Studying in Ireland
Studying in Ireland is a great way to expand your learning. Find out how to apply to Irish universities and fund your studies.
Brexit and Ireland
Although the UK left the EU in January 2020, the UK and Ireland continue to have a joint agreement under the Common Travel Area. This means existing arrangements will continue, as covered below.
Free Fees Initiative
Under the Free Fees Initiative, Ireland’s Higher Education Authority pays tuition fees for eligible students straight to the university. To qualify for it, you must meet these criteria:
- You've resided in an EU/EEA/Swiss state or the United Kingdom for at least three of the five previous years
- It’s the first time you’ll be attending an undergraduate course
- You’re applying to a course that'll last at least two years and is studied full time
- You meet at least one of the nationality requirements
Student contribution fee
Most students will have to pay an annual student contribution fee. The amount varies from one institution to another but is capped at a maximum of €3,000. The fee covers provision of student services such as libraries, computing, clubs and exam entry fees.
Northern Irish residents choosing to study in the Republic of Ireland are eligible to apply for the Student Contribution Loan, which will help cover the fee. Applications are submitted to Student Finance Northern Ireland.
EU student fees
If you aren't eligible for the Free Fees Initiative, you may still qualify for EU fee rates. These are set by individual institutions so check with the university you’re interested in for details.
Examples of situations where you don't qualify for free fees but may do for EU fees:
- You’re repeating a year you failed
- You’ve already been to university
- You’ve been a tax resident in EEA state for a number of years
Non-EU student fees
If you don't qualify for the Free Fees Initiative or EU fees, you’ll pay non-EU international fees. These are set by individual institutions so make sure you check with them. International students pay their fees for the academic year upfront.
Applying for undergraduate study in the Republic of Ireland is similar to applying in the UK. Unless stated otherwise by the university, applications are submitted to the Central Applications Office (COA).
Academic entry requirements
Entry requirements for courses can vary from year to year depending on the number of applicants and places available on each course. There can be lots of competition for more popular programmes.
Irish students compete for entry based on their Irish Leaving Certificate exam results. Irish universities are familiar with applicants who've gained A Levels, GCSEs, International Baccalaureate and other qualifications.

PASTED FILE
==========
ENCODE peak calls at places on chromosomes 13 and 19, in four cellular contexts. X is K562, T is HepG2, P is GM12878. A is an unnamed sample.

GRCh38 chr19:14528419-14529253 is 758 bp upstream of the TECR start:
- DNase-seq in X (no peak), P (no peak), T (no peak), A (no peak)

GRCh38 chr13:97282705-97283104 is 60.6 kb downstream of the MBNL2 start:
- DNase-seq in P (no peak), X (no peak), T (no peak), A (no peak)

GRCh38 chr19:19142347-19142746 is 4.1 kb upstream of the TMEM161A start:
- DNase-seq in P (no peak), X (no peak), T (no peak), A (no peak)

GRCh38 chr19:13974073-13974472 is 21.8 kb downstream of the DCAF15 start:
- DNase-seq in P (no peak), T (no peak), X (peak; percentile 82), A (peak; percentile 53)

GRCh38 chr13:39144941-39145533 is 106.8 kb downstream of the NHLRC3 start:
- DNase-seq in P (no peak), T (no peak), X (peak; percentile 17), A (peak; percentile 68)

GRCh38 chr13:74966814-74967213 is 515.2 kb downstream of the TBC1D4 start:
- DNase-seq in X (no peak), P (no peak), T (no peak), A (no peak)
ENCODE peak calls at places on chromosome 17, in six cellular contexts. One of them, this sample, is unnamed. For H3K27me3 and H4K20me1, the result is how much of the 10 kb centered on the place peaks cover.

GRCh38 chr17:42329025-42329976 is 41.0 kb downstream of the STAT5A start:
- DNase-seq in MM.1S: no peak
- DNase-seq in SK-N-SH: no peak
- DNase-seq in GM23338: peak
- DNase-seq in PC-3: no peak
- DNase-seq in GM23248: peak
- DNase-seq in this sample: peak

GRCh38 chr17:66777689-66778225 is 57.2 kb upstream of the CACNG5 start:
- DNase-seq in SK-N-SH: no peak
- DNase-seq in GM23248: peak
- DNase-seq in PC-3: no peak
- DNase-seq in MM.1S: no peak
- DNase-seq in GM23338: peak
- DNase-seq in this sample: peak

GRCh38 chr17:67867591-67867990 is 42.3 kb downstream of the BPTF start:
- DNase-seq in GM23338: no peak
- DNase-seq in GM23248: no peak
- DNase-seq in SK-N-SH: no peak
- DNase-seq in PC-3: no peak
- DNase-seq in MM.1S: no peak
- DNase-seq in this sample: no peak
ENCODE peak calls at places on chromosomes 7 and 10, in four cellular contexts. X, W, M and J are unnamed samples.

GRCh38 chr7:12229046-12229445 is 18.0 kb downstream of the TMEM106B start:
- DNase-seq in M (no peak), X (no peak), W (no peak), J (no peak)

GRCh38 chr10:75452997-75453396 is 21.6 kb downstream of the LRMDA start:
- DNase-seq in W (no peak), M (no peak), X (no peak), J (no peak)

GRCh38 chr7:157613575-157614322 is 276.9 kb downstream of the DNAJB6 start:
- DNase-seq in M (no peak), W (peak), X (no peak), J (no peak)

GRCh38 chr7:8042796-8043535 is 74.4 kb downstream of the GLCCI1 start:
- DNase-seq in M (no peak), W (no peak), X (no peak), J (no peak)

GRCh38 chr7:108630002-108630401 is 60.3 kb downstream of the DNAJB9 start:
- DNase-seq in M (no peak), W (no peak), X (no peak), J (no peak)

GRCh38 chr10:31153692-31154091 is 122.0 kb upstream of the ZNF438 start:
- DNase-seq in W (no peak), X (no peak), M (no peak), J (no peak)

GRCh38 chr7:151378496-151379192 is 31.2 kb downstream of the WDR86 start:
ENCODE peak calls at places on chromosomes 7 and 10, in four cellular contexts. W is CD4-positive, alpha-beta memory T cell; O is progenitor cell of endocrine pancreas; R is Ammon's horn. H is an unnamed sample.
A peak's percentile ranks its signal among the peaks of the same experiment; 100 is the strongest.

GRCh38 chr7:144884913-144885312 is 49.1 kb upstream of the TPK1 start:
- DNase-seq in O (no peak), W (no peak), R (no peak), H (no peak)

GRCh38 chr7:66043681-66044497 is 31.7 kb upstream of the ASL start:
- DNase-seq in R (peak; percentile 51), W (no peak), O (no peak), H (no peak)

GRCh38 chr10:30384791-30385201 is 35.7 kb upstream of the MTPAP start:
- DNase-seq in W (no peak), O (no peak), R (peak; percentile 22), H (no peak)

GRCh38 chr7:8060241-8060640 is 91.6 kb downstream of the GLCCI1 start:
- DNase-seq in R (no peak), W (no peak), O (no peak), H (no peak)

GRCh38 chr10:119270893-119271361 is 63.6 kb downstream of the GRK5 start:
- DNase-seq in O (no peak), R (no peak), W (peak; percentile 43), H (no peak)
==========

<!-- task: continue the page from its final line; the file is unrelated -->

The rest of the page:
How to apply
- Register on the CAO website
- Edit your application through the ‘My Application’ page
- Submit the necessary qualification and experience information and supporting documents
- Add course choices in order of preference
- Check the Statement of Application Record when it’s sent back to you for any errors
The CAO provides an application pack with a handbook, which lists all the courses on offer and full information on how to apply. Applications can be submitted online.
Offers are issued on a weekly basis until mid-October and vacancies are full. You must accept an offer by the reply date on the offer notice.
There are different rounds to when offers are issued for students at different levels. For instance, the main body of offers is issued in round one, following the release of the Irish Leaving Certificate exam results.
Instruction in universities in Ireland is in English with a handful of exceptions where courses are run in Irish. Non-native speakers of English will need to provide evidence of English language speaking and writing ability to be admitted to an Irish university.
This can be a language qualification such as the Irish Leaving Certificate in English, GCSE English Language, University of Cambridge – Use of English Examination, TOEFL, IELTS or equivalent.
Universities set their own standards for English language ability, so contact your university of choice to see the minimum score you’ll need and how to provide evidence.
- READ MORE
- English language tests
Applications for postgraduate courses are submitted directly to the university.
Undergraduate: If applying to an undergraduate Medicine degree, you’ll need to do the Health Professions Admission Test (HPAT), designed to assess your aptitude to study in the allied health professions.
Postgraduate: If applying for a graduate-entry Medicine degree, you’ll need to do the Graduate Medical School Admissions Test (GAMSAT).